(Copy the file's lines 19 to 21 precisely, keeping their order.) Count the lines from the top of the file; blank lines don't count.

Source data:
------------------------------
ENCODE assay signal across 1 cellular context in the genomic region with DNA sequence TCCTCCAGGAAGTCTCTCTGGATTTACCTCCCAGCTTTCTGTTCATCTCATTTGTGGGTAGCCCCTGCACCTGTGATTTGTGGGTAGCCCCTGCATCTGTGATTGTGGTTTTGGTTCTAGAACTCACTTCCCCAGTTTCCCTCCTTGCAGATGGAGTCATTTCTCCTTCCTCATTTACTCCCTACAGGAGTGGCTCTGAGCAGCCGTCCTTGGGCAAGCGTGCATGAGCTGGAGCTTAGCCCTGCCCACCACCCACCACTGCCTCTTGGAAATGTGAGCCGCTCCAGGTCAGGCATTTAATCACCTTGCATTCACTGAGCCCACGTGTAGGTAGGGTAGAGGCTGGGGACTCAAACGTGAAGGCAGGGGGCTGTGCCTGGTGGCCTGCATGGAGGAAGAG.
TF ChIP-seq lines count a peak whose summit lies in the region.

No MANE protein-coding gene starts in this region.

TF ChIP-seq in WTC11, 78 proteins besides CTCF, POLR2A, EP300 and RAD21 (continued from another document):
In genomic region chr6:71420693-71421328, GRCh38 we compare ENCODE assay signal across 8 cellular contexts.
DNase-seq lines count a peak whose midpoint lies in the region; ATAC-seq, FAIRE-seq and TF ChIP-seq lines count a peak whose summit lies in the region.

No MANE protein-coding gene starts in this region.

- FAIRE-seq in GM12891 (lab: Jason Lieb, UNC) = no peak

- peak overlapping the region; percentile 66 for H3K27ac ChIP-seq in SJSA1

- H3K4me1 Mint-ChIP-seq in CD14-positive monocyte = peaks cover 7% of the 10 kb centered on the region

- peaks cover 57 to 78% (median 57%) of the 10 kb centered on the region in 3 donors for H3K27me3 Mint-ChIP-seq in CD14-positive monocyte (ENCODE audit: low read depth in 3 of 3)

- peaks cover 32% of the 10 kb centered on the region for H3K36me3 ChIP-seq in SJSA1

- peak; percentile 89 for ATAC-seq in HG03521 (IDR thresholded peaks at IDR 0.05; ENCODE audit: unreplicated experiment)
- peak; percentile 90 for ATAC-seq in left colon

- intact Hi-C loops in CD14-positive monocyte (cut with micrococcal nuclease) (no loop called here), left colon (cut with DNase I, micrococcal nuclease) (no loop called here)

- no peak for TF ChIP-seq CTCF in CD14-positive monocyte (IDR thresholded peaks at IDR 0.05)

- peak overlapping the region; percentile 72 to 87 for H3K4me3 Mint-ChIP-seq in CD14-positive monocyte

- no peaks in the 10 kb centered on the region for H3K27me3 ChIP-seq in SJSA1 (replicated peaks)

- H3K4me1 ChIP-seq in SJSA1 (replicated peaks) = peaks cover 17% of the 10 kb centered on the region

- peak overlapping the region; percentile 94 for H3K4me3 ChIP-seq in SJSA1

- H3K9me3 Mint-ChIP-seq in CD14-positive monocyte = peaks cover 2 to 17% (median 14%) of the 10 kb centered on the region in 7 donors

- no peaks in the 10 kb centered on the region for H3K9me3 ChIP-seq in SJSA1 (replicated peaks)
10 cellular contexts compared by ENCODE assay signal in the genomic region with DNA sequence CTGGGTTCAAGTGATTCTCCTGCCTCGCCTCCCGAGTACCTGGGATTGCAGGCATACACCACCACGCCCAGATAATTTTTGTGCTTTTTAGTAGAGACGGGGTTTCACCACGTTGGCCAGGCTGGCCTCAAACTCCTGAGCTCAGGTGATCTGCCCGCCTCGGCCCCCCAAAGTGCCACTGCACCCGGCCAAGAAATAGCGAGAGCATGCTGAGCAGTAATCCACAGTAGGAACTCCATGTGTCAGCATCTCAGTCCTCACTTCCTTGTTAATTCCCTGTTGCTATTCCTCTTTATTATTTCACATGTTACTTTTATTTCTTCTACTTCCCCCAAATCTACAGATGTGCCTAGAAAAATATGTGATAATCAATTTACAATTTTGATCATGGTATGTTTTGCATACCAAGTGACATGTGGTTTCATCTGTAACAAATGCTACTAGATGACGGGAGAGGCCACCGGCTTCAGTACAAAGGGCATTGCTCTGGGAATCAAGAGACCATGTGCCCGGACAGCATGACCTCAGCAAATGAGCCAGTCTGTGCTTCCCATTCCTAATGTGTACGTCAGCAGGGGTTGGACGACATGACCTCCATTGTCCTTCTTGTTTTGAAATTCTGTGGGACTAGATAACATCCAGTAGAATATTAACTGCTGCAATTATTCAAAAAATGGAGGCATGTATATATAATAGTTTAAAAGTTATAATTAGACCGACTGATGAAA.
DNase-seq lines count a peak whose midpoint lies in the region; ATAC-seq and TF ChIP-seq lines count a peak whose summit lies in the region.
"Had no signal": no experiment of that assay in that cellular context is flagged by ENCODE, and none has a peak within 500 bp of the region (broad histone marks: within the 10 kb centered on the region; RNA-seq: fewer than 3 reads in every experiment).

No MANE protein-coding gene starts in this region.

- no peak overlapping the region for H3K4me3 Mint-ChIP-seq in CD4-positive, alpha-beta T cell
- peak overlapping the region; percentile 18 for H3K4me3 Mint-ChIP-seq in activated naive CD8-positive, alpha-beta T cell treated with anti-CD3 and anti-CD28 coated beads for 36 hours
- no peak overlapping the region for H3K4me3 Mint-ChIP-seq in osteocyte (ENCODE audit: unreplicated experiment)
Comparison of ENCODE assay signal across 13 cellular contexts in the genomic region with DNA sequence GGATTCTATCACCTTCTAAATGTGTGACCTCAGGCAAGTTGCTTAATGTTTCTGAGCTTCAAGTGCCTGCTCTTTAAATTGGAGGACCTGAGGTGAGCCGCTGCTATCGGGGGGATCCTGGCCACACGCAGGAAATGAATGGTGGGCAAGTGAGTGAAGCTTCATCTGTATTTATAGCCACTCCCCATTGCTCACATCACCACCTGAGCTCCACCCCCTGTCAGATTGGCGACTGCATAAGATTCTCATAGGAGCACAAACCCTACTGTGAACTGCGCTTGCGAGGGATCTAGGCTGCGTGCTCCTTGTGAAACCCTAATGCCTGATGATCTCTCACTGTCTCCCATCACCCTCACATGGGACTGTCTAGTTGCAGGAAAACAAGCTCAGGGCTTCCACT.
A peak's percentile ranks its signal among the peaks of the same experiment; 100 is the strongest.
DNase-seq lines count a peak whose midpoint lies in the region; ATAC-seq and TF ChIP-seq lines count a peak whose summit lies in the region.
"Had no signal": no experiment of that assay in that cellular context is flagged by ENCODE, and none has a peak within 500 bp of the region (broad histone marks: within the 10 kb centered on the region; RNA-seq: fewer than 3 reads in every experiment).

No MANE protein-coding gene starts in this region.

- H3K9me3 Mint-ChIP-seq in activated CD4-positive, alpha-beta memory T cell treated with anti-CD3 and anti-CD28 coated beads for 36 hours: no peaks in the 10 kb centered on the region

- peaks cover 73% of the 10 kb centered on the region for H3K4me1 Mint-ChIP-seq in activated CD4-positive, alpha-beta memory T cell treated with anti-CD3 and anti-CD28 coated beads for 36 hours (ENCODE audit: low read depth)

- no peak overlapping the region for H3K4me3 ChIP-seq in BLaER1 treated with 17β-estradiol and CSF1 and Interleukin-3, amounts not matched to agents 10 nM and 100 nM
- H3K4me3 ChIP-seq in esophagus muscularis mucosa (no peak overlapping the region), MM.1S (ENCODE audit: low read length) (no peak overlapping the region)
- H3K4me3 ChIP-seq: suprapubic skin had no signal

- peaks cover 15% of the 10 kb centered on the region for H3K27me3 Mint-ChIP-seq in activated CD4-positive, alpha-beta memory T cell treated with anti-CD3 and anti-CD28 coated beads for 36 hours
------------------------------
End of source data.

- H3K4me1 ChIP-seq in SJSA1 (replicated peaks) = peaks cover 17% of the 10 kb centered on the region

- peak overlapping the region; percentile 94 for H3K4me3 ChIP-seq in SJSA1

- H3K9me3 Mint-ChIP-seq in CD14-positive monocyte = peaks cover 2 to 17% (median 14%) of the 10 kb centered on the region in 7 donors